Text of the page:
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Even after we wrapped up many of us stayed to chat less formally, enjoying the space and the people who had come together. Our photographer, Krystal Spencer, who had joined in the conversation as a Black Woman doing freelance work, had captured the spirit of the day in her pictures. Although we covered serious and important topics, we spent most of the time laughing and enjoying each other. A Think Tank regular told me this was the best one she’d been to and I have to agree. It was made even better a few days later when I spoke to London and we realized that the donations we had collected (London had their own event) would be enough for a whole other Black Woman Business Grant when matched by Verve. Almost a year ago I wrote about the importance of buying from Black Women. Since then I’ve been expanding my personal network of Black Women business owners. Next year I am going to strategize how to significantly increase my purchases at businesses owned by women, especially Black Women. I’ve already started by switching our household’s tea supplier to Ivy’s Tea Co. Will you do the same?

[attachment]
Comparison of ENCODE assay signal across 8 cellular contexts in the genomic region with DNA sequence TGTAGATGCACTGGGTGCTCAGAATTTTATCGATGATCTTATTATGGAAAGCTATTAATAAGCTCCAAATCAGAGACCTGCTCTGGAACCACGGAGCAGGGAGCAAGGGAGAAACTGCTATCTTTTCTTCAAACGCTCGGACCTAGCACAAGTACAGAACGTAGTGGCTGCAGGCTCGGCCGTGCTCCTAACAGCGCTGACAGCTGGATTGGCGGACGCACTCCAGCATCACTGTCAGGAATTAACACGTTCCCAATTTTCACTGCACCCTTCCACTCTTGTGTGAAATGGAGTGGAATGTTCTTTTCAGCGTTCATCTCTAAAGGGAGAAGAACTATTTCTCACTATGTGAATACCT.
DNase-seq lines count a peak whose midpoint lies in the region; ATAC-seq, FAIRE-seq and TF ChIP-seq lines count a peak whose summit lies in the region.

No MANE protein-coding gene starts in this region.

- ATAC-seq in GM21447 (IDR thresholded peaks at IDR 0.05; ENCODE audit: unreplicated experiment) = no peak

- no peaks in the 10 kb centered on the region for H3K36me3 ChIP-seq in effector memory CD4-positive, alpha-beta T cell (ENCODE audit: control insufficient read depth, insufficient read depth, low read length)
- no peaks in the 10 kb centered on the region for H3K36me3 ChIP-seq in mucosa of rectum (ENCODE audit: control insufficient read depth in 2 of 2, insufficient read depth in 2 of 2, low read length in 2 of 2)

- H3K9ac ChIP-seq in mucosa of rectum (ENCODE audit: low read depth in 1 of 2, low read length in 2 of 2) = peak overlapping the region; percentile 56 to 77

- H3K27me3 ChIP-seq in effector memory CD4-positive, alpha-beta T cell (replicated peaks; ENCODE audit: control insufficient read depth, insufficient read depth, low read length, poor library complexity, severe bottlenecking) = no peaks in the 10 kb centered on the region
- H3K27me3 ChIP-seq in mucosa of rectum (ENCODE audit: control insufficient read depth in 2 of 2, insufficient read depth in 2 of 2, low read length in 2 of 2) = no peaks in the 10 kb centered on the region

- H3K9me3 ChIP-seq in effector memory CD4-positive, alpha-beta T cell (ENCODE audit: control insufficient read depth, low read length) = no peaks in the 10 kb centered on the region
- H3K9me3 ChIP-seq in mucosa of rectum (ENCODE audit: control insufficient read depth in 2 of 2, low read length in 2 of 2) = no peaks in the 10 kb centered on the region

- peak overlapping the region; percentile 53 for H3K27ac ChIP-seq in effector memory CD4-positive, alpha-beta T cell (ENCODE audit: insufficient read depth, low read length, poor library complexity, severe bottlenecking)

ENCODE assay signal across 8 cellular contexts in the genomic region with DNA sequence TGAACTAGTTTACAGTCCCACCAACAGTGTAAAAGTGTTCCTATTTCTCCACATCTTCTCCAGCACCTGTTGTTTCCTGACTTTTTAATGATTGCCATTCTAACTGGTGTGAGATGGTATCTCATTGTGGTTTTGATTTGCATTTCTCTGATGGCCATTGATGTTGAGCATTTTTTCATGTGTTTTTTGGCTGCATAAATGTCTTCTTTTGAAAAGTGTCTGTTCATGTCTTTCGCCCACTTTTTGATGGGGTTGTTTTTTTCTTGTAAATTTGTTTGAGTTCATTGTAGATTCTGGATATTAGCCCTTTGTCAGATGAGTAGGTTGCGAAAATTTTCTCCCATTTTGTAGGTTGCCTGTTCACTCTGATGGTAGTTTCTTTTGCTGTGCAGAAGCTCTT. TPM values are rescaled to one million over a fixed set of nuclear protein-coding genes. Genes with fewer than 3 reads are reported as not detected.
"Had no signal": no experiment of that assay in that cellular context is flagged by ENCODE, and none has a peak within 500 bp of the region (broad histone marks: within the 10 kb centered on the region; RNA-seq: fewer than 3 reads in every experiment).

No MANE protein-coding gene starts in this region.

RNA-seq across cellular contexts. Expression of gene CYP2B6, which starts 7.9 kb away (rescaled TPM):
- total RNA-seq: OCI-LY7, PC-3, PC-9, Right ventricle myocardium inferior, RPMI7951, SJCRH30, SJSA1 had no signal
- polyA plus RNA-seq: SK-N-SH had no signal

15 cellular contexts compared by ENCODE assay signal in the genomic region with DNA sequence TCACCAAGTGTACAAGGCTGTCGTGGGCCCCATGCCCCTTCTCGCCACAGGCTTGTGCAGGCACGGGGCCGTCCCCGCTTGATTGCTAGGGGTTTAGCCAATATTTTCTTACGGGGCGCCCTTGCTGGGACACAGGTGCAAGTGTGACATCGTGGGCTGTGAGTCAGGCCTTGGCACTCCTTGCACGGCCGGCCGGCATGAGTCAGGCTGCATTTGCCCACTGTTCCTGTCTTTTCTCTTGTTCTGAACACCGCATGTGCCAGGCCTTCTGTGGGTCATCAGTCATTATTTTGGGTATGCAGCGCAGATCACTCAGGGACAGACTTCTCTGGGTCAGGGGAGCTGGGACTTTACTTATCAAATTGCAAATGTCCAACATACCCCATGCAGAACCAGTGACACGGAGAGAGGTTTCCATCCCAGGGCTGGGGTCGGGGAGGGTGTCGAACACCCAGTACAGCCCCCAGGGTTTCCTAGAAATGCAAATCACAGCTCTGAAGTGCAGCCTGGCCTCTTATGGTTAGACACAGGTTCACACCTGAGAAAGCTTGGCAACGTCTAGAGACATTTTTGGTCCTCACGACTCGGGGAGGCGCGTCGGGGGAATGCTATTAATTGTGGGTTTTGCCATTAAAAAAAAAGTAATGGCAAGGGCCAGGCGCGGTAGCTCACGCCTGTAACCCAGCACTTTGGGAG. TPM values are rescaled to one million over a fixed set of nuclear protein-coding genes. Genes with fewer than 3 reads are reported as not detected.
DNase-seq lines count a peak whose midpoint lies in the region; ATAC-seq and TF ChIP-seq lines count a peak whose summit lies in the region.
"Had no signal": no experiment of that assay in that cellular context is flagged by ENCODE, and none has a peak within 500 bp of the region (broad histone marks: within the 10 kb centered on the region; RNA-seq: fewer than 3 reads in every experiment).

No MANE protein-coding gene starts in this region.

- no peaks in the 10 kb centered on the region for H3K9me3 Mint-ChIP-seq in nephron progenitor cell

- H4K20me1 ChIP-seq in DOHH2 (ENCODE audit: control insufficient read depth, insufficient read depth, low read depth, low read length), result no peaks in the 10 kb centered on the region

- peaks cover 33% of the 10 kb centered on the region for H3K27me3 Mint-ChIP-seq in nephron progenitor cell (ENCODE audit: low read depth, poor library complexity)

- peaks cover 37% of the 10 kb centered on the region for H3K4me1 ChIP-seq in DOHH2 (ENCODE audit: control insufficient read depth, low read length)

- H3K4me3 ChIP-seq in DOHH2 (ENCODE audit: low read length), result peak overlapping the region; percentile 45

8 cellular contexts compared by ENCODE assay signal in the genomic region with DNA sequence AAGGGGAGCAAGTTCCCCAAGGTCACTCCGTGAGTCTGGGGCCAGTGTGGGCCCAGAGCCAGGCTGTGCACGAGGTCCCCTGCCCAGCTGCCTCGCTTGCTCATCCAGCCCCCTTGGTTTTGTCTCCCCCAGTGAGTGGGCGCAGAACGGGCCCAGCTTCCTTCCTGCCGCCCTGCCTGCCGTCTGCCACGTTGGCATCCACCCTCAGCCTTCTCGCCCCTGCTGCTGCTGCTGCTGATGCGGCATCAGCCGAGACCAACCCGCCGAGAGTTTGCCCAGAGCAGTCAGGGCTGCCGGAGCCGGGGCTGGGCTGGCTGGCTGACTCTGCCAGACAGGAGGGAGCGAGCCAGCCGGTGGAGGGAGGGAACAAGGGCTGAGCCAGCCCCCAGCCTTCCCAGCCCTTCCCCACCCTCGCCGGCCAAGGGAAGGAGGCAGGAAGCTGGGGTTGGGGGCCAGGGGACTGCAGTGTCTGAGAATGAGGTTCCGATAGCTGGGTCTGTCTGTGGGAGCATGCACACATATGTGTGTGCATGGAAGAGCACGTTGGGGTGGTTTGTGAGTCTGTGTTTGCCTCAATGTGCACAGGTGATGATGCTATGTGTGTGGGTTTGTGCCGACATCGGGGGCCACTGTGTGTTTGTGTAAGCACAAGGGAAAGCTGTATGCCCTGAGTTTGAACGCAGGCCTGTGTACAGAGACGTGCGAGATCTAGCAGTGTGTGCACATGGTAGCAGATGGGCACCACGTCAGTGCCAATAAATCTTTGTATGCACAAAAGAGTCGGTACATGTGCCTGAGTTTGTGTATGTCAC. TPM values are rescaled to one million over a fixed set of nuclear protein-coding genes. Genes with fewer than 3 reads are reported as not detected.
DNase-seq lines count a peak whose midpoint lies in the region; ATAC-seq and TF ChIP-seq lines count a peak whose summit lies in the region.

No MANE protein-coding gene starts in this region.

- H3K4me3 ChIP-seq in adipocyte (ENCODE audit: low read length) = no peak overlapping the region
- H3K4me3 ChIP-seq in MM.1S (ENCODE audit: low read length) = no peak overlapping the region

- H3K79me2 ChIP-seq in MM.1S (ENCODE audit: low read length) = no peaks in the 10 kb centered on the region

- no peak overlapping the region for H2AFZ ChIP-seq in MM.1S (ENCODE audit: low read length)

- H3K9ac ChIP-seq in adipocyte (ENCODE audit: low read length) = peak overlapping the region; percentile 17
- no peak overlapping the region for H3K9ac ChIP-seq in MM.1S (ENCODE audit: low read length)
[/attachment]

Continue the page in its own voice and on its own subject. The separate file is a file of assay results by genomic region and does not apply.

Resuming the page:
Article by Claire Ryder
VERVE Operative USA & Humanitarian Activist